Wilf Paish: Tributes pour in for athletics coach

Yorkshire-based Wilf Paish - one of athletics' best known coaches and, arguably, its most knowledgeable across the whole range of events, sadly passed away on Friday morning.

Coach of javelin aces Tessa Sanderson and Mick Hill to name but two, Paish had been battling ill health for some time.


Paish came from Gloucestershire and never lost his accent nor his love of the county cricket team.

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As a boy he wanted to play cricket for his county and to be a vet.

Neither of these happened although he was a decent cricketer and a useful middle distance runner.

Instead he trained to be a PE teacher at Carnegie College and then took a teaching post in Essex, coincidentally following another great coach, Ron Pickering.

His passion for athletics led to his appointment as National Coach for the North, based in Leeds, where he moved in the early sixties and he has been an adopted Yorkshireman ever since.

His most spectacular coaching success was javelin thrower Tessa Sanderson.

After a disappointing Olympics in 1980, Sanderson moved to Leeds to train with Paish at Carnegie and that kick started a glittering career which saw her win the gold at the Los Angeles Olympics in 1984.

Paish had another athlete at those games, Peter Elliott, a regular visitor to Carnegie from his Rotherham home.

Under Paish's guidance Elliott beat Sebastian Coe in the 1500 metre trial that year but Coe was controversially selected ahead of Paish's athlete.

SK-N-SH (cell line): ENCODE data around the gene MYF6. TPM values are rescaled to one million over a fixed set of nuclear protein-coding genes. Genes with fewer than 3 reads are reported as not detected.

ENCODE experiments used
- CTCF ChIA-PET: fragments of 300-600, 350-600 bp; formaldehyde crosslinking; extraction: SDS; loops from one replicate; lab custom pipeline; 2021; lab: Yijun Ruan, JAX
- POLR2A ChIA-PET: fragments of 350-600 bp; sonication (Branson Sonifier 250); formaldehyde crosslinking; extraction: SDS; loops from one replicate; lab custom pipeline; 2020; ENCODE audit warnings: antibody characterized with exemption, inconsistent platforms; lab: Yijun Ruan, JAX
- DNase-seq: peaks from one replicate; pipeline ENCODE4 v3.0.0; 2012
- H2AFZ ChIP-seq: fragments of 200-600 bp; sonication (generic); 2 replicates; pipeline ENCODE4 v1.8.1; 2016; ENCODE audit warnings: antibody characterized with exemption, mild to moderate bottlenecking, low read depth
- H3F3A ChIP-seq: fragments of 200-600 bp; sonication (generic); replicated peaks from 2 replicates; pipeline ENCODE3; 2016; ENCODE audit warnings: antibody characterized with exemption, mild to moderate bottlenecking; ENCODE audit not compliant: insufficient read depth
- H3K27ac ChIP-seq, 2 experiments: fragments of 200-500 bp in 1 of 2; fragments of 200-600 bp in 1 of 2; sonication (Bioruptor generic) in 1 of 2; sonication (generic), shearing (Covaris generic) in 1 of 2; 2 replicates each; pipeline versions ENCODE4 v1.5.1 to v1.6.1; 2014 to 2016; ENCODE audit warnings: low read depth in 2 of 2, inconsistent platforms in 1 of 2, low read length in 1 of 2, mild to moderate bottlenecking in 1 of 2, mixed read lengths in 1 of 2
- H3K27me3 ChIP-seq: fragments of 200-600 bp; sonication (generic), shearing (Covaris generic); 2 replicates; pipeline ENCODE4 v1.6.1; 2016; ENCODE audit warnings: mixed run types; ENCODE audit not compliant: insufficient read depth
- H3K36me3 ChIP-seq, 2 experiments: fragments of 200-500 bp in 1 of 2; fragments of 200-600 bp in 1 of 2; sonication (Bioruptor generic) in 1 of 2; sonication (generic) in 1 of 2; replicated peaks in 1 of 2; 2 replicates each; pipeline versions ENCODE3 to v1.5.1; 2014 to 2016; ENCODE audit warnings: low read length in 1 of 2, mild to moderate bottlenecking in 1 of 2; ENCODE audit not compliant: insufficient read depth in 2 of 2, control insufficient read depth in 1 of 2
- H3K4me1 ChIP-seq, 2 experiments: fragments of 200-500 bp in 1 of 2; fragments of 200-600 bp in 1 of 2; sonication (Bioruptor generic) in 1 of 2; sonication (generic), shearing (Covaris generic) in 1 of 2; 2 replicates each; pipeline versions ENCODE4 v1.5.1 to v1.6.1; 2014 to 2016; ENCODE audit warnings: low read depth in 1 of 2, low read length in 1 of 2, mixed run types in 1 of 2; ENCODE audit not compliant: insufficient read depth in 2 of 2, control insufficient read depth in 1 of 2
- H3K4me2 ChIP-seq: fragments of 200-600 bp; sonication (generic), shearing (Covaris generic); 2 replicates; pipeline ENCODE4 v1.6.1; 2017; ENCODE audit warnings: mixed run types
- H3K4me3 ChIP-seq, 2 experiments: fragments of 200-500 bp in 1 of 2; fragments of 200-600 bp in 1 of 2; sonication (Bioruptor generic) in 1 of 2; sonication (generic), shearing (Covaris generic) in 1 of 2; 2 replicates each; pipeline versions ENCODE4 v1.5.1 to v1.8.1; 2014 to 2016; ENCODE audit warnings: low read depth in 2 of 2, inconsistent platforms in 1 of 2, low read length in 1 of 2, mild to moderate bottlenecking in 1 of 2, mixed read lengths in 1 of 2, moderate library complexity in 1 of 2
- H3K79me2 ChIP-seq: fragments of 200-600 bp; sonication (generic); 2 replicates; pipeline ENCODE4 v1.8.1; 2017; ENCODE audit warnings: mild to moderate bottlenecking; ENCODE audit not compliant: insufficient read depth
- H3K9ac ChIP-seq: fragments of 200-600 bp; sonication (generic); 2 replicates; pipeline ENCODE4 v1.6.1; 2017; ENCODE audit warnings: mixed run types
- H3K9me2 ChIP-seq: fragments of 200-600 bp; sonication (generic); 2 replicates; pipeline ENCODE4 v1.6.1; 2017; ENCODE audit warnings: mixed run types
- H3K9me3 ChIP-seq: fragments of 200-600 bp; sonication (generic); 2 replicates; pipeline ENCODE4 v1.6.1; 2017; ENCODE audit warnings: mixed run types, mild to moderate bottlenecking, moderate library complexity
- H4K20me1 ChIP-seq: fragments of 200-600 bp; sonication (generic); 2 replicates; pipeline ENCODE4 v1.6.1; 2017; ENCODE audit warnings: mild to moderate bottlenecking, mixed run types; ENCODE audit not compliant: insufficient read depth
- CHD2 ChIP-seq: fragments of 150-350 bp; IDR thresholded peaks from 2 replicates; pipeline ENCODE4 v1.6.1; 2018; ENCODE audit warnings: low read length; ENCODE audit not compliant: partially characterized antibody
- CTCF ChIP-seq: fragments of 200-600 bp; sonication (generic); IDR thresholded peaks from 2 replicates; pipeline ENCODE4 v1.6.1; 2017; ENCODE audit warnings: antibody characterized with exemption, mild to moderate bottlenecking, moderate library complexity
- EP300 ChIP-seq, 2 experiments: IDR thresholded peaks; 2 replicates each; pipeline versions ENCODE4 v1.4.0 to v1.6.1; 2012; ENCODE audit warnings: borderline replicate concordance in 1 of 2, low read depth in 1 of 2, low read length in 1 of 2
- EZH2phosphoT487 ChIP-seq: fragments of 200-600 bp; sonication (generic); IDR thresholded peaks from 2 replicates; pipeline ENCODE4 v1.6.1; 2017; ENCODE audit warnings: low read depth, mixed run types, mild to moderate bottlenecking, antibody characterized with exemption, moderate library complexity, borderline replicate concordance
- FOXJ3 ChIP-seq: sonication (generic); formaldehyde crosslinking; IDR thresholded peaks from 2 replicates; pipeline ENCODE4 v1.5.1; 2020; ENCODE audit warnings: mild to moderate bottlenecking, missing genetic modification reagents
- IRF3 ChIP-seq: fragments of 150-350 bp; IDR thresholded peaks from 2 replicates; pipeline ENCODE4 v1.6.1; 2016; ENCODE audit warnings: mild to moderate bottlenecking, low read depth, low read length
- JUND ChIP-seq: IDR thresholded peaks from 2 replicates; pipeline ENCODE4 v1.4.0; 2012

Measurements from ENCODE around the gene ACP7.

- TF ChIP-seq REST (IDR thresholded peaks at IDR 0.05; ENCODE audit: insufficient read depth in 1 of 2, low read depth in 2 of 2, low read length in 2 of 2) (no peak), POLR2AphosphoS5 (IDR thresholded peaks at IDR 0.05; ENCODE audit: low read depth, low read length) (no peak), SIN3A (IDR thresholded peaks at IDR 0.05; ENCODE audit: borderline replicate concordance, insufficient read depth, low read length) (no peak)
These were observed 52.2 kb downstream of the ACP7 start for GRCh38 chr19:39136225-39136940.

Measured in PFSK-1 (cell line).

As it turned out, it was the right decision as Coe won in a new Olympic record.

Elliott was selected for the 800 and reached the semi final only to withdraw due to injury.

Elliott said: "Wilf coached me from the age of 16 until the Seoul Olympics where I won a silver medal.

"I thought very highly of him, he was a great coach and motivator.

"He may have been short in stature but he was huge in character and personality.

"And he was so diverse with middle distance runners, javelin throwers, long and triple jumpers all training at the same time. He will be greatly missed by the sport. His death is a huge loss."

Also training with Paish, initially under the shadow of Tessa Sanderson, was Leeds youngster Mick Hill who went on to win numerous awards for the javelin including a World Championship medal and a UK record.

Because of the achievements of Sanderson and Hill, Paish built up an

enviable reputation as a javelin coach and yet he was equally proficient in all disciplines, backed up by a sound knowledge of physiology and bio mechanics. He was also a tremendous motivator whatever the ability of the athlete.

In the early days, the role of National coaches was to coach at all levels from elite to grass roots as well as training new generations of club coaches and Paish was happy with all aspects of the job and particularly enjoyed going into schools where his innovative techniques were a huge success.

Paish eventually left the British Athletics Federation to return to academia as a lecturer at Carnegie but his coaching output increased in an effort to help as many developing athletes as he could.

After leaving Carnegie, which became Leeds Polytechnic and then Leeds Metropolitan University, he was in demand as a writer, mentor and lecturer and had a rewarding spell as chief coach to the South African Olympic team.

He also helped football and rugby teams with fitness coaching and at one time was fitness advisor to Yorkshire cricket team.

He was awarded an MBE in 2005 for services to athletics and was recently awarded a lifetime services award by England Athletics, an honour that he rated highly.

Paish had been in poor health for some time but continued coaching until the end.